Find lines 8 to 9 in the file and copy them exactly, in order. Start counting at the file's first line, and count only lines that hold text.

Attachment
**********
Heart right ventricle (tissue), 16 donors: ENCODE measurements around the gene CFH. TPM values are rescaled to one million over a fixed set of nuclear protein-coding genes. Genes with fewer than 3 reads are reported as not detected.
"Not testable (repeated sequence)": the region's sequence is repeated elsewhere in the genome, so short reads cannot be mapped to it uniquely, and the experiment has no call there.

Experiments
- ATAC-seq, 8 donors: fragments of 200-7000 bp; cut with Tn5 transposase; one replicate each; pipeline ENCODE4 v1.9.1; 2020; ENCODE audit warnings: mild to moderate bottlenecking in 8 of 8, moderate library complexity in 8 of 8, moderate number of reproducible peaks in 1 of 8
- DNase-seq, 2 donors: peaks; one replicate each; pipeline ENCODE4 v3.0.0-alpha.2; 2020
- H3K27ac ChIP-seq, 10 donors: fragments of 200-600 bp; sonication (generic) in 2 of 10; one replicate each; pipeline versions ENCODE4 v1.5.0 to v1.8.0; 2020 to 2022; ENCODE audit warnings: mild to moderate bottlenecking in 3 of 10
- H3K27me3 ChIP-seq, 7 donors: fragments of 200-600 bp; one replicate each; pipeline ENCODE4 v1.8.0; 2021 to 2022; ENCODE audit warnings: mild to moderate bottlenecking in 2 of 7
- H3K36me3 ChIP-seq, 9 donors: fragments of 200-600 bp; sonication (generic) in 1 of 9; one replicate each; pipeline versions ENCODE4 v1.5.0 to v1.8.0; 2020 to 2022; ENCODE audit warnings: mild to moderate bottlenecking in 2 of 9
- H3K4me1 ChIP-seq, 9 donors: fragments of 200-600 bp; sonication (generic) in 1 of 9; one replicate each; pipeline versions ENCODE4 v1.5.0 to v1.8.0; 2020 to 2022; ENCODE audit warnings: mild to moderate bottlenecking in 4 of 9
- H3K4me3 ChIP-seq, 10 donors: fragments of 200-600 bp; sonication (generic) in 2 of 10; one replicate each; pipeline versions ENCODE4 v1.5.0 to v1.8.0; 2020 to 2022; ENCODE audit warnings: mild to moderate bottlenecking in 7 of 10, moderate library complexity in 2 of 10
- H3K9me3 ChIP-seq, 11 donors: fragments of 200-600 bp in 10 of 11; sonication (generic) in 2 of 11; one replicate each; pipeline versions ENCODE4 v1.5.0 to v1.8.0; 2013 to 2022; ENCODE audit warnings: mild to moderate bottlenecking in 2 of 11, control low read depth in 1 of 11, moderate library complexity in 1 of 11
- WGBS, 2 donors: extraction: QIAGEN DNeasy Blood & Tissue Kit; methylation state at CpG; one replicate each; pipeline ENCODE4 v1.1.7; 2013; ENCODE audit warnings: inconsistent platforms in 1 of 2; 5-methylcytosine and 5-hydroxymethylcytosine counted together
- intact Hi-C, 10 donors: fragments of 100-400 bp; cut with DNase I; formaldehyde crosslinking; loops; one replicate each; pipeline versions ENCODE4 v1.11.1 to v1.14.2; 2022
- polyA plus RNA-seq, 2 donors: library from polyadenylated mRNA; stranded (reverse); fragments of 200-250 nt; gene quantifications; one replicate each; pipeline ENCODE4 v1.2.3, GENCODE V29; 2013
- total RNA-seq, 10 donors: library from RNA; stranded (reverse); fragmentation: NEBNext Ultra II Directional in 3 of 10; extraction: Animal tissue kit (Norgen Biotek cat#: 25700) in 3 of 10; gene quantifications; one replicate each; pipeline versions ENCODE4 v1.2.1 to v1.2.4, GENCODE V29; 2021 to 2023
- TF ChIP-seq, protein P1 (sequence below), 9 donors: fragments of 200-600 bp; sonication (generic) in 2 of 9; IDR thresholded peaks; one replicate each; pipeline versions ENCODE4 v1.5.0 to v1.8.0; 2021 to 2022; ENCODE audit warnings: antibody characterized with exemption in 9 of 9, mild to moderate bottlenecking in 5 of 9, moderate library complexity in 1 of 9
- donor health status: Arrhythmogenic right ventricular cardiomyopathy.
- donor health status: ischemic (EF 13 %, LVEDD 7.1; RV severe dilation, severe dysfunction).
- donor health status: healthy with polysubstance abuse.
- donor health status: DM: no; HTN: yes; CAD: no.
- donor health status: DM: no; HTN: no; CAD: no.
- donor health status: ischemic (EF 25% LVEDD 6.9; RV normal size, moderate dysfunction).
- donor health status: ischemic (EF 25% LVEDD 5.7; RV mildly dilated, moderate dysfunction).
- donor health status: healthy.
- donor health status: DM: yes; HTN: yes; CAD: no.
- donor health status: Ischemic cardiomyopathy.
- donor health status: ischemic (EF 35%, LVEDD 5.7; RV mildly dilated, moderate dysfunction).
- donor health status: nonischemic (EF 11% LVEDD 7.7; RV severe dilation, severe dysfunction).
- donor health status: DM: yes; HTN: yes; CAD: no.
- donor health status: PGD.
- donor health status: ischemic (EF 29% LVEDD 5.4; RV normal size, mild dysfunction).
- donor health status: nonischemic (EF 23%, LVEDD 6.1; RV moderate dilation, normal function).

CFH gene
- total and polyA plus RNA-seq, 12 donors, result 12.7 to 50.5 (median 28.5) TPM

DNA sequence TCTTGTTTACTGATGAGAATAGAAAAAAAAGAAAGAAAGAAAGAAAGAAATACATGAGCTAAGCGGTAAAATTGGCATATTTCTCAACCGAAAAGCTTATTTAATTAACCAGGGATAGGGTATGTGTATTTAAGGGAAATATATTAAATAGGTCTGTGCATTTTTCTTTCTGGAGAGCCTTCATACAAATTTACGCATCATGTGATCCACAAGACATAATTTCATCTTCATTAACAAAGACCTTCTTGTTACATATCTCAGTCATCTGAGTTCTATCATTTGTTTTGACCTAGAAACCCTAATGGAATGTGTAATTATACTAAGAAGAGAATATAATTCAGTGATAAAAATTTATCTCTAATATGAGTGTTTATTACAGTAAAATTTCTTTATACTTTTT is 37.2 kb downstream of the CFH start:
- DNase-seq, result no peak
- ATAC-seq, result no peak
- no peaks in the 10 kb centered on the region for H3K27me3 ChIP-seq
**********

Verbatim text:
- H3K36me3 ChIP-seq, 9 donors: fragments of 200-600 bp; sonication (generic) in 1 of 9; one replicate each; pipeline versions ENCODE4 v1.5.0 to v1.8.0; 2020 to 2022; ENCODE audit warnings: mild to moderate bottlenecking in 2 of 9
- H3K4me1 ChIP-seq, 9 donors: fragments of 200-600 bp; sonication (generic) in 1 of 9; one replicate each; pipeline versions ENCODE4 v1.5.0 to v1.8.0; 2020 to 2022; ENCODE audit warnings: mild to moderate bottlenecking in 4 of 9